Holiday Letter

As we are rich in diversity at UMass Dartmouth, the Division of Student Affairs wants to remind the university community about the need to be inclusive during this time of the year. What follows is our holiday letter on inclusiveness.

Holidays, rituals and traditions are significant to all cultures, particularly at this time of year when many important and special observances are held with religious, historical and cultural meaning.  Families, friends and communities gather together to celebrate holidays, commemorate historical events, recall acts of heroism and courage, join in prayer, fast, attend to the less fortunate, and raise voices in song.  These occasions also provide a sense of comfort in the uncertain times faced by many this holiday season.

On our campus, as is the case for most of western society, during December (and November!), symbols of Christmas are often pervasive and dominant. This can lead to a lack of regard for others who cannot or do not celebrate Christmas. For example, since the Residence Halls are considered “home” for many students while they are on campus, the public display of a Christmas tree without reference to other holidays may provide joy for some but a feeling of alienation for others.

With this in mind, our goal would be to find a way of celebrating that is inclusive and not exclusive.

During this holiday season, symbols and displays of special observances are likely to be placed in the workplace.  We can invite colleagues and co-workers to share their holidays, traditions and celebrations with us as we share our observances with them.  In doing so, we can avoid sending inadvertent messages that one observance; belief, symbol, or practice is preferred or superior over another. With planning and forethought, we can engage each other in creating displays and activities that promote an environment of welcome and inclusion.  We can respect the decision of those who choose not to participate in rituals and traditions that may be considered the norm for this time of year.  We should not expect that every assumed member of a particular ethnic, racial, religious or other cultural group would celebrate special days in the same way.  Most importantly, we can appreciate and respect the many ways people acknowledge their significant days and honored traditions.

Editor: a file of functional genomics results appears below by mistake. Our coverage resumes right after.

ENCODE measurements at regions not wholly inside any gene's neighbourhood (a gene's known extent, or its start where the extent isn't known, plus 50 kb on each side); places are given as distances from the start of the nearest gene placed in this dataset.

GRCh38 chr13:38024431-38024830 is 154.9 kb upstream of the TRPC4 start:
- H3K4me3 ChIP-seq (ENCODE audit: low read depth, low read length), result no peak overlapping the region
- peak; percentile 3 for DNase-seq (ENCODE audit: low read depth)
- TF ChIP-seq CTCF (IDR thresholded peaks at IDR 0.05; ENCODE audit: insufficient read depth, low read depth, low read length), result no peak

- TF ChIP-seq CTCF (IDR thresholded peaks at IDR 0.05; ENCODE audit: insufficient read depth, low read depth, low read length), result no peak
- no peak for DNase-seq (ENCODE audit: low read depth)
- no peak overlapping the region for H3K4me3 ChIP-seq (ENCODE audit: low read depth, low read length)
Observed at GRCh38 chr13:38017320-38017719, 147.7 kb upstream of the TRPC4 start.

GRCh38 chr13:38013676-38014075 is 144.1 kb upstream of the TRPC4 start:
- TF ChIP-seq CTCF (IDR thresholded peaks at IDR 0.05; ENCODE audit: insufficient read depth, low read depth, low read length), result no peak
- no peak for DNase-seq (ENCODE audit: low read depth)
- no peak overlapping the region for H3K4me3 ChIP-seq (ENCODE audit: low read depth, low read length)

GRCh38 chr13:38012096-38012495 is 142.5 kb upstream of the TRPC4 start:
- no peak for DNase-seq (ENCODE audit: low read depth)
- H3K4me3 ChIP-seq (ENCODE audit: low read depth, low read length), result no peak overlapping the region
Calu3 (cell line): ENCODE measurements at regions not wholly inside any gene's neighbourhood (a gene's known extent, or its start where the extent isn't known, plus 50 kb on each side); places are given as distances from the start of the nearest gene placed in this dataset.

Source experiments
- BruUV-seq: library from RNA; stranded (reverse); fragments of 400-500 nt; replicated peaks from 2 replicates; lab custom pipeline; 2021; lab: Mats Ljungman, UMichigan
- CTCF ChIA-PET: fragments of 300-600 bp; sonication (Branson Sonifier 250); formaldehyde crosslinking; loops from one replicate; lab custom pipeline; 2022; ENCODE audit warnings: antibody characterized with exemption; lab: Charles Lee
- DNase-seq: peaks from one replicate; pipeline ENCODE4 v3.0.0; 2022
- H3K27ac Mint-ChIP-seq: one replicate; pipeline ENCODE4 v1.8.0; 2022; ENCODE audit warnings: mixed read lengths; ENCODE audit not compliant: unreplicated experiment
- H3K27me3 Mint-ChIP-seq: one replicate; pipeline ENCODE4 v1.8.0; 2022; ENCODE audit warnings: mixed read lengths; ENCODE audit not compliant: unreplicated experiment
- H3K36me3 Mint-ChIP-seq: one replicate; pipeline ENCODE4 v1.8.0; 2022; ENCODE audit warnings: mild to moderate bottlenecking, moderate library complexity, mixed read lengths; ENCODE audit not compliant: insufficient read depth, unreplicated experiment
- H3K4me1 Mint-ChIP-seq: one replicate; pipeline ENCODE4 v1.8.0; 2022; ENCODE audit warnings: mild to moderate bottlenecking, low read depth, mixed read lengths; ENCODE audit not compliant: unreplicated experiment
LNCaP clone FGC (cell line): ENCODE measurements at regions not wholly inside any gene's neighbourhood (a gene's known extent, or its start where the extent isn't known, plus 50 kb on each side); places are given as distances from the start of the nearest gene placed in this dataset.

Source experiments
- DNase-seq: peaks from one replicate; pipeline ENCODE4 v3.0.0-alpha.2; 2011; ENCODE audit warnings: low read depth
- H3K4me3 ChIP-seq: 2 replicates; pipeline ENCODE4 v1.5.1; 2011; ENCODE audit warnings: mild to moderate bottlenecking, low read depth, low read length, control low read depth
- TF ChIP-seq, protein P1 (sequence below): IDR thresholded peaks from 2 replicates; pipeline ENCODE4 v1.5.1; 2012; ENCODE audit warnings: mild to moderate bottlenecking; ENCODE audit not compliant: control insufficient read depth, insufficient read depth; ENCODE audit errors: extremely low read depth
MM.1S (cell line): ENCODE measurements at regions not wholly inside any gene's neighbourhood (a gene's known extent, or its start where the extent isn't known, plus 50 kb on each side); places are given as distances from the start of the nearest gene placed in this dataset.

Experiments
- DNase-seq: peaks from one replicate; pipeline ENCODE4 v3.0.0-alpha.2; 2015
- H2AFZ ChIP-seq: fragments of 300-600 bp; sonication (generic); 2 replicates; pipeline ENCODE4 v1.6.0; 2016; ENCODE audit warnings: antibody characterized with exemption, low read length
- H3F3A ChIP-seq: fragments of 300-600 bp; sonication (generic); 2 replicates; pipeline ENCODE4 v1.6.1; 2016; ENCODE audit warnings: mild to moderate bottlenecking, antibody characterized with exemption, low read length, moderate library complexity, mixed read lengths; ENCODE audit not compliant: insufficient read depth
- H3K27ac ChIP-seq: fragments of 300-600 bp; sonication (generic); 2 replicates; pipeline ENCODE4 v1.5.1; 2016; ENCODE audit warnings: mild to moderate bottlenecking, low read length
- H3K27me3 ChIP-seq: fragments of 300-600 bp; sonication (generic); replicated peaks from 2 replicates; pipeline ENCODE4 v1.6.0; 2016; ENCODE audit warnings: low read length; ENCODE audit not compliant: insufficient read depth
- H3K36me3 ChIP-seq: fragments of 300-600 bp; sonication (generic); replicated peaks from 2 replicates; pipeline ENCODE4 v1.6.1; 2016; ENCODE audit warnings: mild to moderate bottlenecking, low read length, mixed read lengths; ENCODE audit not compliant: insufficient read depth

What follows are details of some of the holidays and cultural celebrations members of our communities might be observing and celebrating.

  • The birthday of Baha’u’llah, the prophet-founder of the Baha’i faith, is celebrated on November 12.  His message focused on the coming of unification of all humanity and a world civilization. 
  • On Bodhi’s Day, (Dec. 8), the enlightenment of Buddha is celebrated by Mahãyãna Buddhists.  The day honors Buddha’s comprehension of the truth of existence, freeing him from all human suffering, and finding perfect happiness. 
  • Boxing Day (Dec. 26) when gifts are given to trades people in England.
  • Christmas (Dec. 25), celebrating the birth of Jesus Christ, is one of many observances in our multicultural and international community at this time of year.  Many people celebrate this day as a Christian holiday while others who may celebrate it in the tradition of St. Nicholas, by giving gifts to loved ones.
  • Diwali (Nov. 9), another festival of lights, is one of the most important celebrations of the Hindu year.  It marks the beginning of the Hindu New Year.